Food, nutrition and health
'Agriculture and food security' and 'Bioscience for health' are two of our key strategic priorities. Understanding what constitutes safe and healthy food is, therefore, an important area which spans both these themes.
Elucidating the interactions between food, its nutritional content and human physiological systems represents a multidisciplinary challenge with key public health and economic impacts. The health consequences of changing diets and dietary habits represent an unsustainable social and economic burden, yet many of the mechanisms underpinning the effects of food and nutrition on long-term and acute health remain under-investigated. Foods must be produced which take account of human nutritional requirements and could include changing the availability of certain foods, enhancing the nutritional content of foods, reformulation or a combination of these. Innovation in the food industry depends upon underpinning research to inform product development and processing strategies to enhance safety and health benefits.
In delivering healthier and more nutritious foods, it is crucial that we are cognisant of food safety. Issues around microbial and chemical contamination in the production chain, authenticity and provenance must be considered when modifying diets and production processes, and when developing strategies to make existing diets safer.
Addressing the nutritional and safety challenges facing the UK and the world will require solutions which encompass the whole food chain. Multidisciplinary approaches which harness expertise across the BBSRC research space from soil, crop and livestock science to food science, food safety, and human physiology are, therefore, strongly encouraged, as are proposals at the interface with other Research Councils (provided the majority of the work falls within our remit).
To support world-class research which will advance understanding of the way in which safe and healthy foods can be sustainably generated, and how nutrients, foods and whole diets interact with biological systems to promote health.
Under this priority, we will support research to generate a mechanistic understanding of how nutrients influence human cellular processes, how these influences affect overall health outcomes, and how these responses vary between population groups and across the life-course. We will also support mechanistic work on the growth, survival and control of foodborne pathogens.
Researchers are encouraged to take advantage of data driven biology and systems-based approaches and the computational innovations which are rendering complex problems more tractable.
Research under this priority should seek to increase mechanistic biological understanding of:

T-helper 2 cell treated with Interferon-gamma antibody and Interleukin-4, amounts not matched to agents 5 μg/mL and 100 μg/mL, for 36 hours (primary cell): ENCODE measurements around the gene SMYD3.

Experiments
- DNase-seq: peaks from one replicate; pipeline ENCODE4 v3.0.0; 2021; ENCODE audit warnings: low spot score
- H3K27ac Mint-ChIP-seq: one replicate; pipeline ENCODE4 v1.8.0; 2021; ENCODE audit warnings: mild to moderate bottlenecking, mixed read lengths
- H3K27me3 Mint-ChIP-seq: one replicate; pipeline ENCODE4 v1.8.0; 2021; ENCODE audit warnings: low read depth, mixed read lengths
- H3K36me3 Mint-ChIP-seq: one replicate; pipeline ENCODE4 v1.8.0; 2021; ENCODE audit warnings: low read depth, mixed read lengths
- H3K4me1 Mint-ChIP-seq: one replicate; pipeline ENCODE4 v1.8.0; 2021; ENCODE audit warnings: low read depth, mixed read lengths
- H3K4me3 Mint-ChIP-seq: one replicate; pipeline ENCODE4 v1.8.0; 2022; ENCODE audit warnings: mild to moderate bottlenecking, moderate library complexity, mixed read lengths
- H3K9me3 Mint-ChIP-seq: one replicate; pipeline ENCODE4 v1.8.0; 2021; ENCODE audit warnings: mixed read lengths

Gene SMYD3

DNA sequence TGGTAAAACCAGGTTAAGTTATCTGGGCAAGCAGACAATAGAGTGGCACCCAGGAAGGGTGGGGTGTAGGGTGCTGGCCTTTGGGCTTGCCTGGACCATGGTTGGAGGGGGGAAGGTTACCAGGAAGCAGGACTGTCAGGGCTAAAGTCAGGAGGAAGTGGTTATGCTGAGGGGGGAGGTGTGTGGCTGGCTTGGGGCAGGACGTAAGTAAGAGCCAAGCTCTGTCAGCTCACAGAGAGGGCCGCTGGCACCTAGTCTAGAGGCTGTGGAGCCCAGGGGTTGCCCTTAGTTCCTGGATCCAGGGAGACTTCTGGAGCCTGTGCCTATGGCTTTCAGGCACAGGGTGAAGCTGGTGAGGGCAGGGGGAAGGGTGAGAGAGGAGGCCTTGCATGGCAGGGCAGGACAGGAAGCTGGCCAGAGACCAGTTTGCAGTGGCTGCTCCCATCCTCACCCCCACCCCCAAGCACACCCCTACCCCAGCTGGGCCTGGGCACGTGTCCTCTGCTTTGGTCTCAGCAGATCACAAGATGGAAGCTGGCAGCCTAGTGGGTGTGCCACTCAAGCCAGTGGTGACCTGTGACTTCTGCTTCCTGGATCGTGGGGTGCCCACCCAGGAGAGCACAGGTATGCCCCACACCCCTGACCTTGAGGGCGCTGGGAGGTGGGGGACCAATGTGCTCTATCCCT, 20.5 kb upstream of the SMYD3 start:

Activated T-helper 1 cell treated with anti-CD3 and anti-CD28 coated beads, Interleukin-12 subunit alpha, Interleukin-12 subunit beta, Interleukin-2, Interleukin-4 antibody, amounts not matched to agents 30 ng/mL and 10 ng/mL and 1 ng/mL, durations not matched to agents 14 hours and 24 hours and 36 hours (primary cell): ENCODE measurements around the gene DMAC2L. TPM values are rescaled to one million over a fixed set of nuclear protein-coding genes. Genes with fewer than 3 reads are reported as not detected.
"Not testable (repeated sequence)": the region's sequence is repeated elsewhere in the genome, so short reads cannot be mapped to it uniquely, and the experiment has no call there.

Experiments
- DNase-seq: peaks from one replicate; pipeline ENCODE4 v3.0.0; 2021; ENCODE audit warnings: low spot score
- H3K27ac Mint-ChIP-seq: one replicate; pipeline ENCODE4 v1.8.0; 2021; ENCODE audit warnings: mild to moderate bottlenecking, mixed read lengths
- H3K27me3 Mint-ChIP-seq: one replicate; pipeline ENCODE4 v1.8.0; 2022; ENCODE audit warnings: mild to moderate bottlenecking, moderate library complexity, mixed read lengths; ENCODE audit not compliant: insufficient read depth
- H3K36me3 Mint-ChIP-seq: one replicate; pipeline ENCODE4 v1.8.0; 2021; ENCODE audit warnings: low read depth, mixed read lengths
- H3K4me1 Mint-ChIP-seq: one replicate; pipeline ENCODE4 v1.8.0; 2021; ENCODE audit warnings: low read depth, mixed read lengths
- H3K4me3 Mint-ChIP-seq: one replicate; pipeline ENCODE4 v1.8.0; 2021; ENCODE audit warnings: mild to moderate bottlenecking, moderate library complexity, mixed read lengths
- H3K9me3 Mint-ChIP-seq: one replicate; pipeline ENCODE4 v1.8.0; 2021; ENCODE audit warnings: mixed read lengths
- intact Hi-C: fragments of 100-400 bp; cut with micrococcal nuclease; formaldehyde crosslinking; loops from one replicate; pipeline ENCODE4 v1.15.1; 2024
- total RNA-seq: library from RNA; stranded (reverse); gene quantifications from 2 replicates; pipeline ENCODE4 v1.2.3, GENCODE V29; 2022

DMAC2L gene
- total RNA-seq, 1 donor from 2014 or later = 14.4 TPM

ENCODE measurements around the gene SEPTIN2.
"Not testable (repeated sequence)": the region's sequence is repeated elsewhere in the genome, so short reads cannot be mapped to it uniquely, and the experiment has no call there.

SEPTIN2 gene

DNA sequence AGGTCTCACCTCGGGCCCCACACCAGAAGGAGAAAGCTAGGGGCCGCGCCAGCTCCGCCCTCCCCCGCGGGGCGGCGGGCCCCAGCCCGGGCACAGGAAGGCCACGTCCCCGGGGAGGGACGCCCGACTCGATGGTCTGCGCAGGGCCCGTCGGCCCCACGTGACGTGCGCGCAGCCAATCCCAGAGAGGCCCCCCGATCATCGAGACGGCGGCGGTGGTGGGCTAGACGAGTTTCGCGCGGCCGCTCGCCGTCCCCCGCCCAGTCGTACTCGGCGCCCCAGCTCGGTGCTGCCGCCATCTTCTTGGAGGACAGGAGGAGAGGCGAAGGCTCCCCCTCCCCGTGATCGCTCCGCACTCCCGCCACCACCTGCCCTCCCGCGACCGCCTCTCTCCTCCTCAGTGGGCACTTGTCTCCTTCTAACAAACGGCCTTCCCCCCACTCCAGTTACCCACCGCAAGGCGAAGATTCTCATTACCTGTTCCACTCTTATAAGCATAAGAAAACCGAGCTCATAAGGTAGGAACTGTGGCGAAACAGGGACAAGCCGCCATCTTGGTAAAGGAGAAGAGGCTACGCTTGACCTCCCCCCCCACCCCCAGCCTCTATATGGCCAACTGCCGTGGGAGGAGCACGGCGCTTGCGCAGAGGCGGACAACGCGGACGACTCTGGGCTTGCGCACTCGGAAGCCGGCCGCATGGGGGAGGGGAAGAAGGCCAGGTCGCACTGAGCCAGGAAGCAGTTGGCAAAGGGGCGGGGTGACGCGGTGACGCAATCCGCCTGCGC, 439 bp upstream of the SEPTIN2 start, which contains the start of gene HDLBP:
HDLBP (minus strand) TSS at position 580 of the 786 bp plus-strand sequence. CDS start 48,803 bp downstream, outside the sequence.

- how food and nutrition can optimise health and reduce disease risk
- how diet interacts with external and internal factors to modulate phenotypic responses that influence health
- the contribution of dietary patterns, individual nutrients, whole and processed foods and food structures to promoting and maintaining health
- individual behavioural responses and attitudes toward food, nutrition and health
- how to reduce risks to human health from the contamination of food by pathogens, toxins or other harmful substances at any stage of the food-chain
- how to positively manipulate the food-system, from primary production to processing, to enhance the bioavailability of micro-nutrients and other components beneficial to health
Although it is recognised that diet and nutrition are risk factors for the development of disease, research directed at human pathology and disease, including harmful interactions between food pathogens and their human hosts, is outside of our remit.
Outputs and impacts
Under this priority, we will support research which underpins a stronger and more coherent evidence base on which to base nutritional and food safety policies, and develop new or reformulated foods which will enhance health. By doing so, knowledge will be gained which is crucial to addressing the growing social and economic challenges posed by modern lifestyles and dietary habits, and driving innovation in a sector of crucial importance to the UK economy.
Pathways to impact
The pathways to impact document should explain how applicants will, during the course of the project, explore the potential to translate outputs of their research.
Translational opportunities through impact on policy (including Government agencies) and potential for research to be taken up by the food industry or more clinically-focussed analysis should be explored. Impacts on training and the UK skills base should also be considered. The priority promotes basic research, but we recognise and support the importance of end-user engagement for translation to practical applications.
Ethical and other issues
Applicants will need to consider any requirements for animal usage (including power calculations), licences and ethical approval and should refer to our grants guide. Applicants should also be cognisant of the ethical implications of generation or use of any novel technologies.